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Thread: To BRONZELADY/ Please could you describe the 4 types of background check for AOS?

  1. #1
    Hi Bronzelady!
    I read on an earlier thread posted by you that there are actually 4 background checks performed by the FBI in order to assess an individual.
    You actually said that the fingerprints are the one turning in quickly ( 2-3 weeks).
    What are the other three background checks? what do they consist in? any idea of average timeline?
    Thanks!

  2. #2
    Hi Bronzelady!
    I read on an earlier thread posted by you that there are actually 4 background checks performed by the FBI in order to assess an individual.
    You actually said that the fingerprints are the one turning in quickly ( 2-3 weeks).
    What are the other three background checks? what do they consist in? any idea of average timeline?
    Thanks!

  3. #3

  4. #4
    Update on EAD and Advance Parole Issuance; Adjudications Freeze Reported

    Cite as "Posted on AILA InfoNet at Doc. No. 02112170 (Nov. 21, 2002) ."



    Last evening we reported that a November 13 memorandum that INS has not yet made public instructs all INS offices to cease same-day adjudications of benefits when there is a temporary A-file. The instructions are part of an overall memo requiring all INS offices to undergo certain procedures to "ensure that benefits are not granted to ineligible applicants." Based on reports from several INS spokespersons, the following is a summary of what the memo requires.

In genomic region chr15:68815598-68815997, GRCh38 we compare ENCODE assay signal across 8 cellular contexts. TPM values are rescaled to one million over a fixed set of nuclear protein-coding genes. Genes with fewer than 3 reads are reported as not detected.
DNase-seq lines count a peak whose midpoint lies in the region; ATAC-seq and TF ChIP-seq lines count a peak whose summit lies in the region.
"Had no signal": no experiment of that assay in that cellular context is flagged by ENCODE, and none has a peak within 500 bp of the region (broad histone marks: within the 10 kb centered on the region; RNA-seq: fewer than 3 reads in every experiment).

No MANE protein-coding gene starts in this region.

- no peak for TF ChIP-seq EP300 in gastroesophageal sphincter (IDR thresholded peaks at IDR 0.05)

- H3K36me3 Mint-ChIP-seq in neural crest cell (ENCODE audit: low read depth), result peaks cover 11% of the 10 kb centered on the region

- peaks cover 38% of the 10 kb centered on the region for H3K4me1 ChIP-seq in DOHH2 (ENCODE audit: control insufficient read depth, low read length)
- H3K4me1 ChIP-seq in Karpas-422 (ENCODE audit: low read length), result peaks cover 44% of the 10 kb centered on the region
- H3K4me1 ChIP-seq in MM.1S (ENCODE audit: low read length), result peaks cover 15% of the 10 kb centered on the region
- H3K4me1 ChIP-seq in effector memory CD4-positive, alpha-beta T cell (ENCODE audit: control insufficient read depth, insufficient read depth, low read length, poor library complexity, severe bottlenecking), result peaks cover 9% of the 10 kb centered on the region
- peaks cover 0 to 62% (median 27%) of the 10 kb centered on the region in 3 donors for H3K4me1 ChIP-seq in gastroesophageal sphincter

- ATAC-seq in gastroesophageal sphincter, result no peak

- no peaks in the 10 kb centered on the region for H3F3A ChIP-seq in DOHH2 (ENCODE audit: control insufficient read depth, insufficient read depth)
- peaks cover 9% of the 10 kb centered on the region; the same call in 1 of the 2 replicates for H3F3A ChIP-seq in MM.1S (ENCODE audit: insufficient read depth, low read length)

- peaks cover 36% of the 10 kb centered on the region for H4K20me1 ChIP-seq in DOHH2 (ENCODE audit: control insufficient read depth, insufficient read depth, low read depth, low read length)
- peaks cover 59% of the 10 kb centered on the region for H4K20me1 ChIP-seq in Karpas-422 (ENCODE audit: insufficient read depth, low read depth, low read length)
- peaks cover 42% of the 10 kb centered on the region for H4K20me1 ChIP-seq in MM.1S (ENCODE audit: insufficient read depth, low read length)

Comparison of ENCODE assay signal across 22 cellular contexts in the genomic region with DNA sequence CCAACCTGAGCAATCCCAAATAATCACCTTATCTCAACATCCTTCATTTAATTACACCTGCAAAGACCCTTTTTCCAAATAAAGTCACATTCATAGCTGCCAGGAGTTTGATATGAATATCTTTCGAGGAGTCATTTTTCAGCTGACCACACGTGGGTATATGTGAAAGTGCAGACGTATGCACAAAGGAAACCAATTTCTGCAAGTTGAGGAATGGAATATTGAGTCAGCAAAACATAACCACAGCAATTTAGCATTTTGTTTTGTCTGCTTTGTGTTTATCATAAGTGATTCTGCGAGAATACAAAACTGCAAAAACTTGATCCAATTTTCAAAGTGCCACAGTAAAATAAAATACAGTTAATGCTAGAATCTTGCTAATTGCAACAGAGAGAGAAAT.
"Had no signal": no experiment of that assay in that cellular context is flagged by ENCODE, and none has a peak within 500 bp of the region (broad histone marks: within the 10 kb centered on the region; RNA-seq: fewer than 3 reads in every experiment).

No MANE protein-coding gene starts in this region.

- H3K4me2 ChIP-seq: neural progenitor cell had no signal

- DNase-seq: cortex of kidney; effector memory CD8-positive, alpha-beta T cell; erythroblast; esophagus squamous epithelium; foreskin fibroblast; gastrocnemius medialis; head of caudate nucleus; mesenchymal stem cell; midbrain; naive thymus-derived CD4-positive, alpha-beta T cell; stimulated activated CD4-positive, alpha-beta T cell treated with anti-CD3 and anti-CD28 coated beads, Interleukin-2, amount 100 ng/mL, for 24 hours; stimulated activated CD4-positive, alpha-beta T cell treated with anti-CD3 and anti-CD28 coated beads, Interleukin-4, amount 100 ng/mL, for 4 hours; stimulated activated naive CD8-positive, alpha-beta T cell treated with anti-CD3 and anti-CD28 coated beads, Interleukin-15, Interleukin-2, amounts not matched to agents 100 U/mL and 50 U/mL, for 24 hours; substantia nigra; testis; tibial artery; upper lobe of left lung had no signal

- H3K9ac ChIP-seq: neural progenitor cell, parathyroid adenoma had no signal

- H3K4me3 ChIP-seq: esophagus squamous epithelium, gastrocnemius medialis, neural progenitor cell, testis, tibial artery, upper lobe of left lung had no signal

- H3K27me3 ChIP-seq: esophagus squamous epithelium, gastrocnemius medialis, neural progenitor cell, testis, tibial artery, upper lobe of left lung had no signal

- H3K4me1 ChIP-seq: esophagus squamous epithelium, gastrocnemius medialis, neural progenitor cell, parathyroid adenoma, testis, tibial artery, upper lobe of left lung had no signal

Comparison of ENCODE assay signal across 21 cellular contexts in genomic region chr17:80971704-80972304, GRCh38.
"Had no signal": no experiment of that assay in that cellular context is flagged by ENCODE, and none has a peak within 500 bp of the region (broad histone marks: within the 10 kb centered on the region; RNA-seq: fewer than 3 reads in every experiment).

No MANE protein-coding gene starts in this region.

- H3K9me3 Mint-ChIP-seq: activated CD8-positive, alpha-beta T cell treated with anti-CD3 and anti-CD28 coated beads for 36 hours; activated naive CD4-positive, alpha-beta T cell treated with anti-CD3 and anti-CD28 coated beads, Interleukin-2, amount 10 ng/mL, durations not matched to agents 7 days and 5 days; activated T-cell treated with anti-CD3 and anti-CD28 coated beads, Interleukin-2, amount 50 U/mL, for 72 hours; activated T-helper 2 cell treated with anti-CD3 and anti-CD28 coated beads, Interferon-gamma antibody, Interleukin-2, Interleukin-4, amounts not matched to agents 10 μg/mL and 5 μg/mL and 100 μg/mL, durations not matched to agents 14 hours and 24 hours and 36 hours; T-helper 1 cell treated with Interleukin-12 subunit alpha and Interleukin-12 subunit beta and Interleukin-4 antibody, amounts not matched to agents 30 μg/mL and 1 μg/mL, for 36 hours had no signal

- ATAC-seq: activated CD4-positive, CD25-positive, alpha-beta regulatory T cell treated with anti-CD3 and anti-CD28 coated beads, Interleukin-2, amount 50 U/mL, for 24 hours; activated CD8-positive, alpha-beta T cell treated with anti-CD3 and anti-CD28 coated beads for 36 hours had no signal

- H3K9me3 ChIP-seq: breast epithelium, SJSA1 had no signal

The memo holds individual adjudicators fully accountable "to obtain and review any and all information" provided in national or local background checks, and to review the full contents of the A-file or petition for any disqualifying information or evidence that such information may exist. Specifically, adjudications officers reviewing the results of IBIS name checks must determine whether the file contains any aliases, and if so, must initiate additional checks of IBIS. Furthermore, if in response to a name check, the FBI indicates to the INS that a record may exist, the adjudicator may not decide the application until he or she receives a definitive response from the FBI indicating that the information triggered by the name check does not pertain to the applicant in question. The adjudicator must then document the FBI's disposition in the applicant's file.

    The memo also stresses that Service personnel must use extra care in adjudicating applications and petitions from a temporary A-file. Namely, applications that are adjudicated from a temporary A-file must undergo all the normally required background checks and must undergo the following additional steps. First, adjudicators must review the Central Index System (CIS) printout to determine if records on the applicant exist in other INS systems. If so, the adjudicator must obtain and review such information and include it in the applicant's file prior to adjudicating the application. If background checks on the applicant come back negative (i.e., no records are found), the adjudicator must note this fact on the processing sheet and must note the various data checks that were made. A supervisory adjudications officer must review and approve the adjudication of that application on the temporary A-file.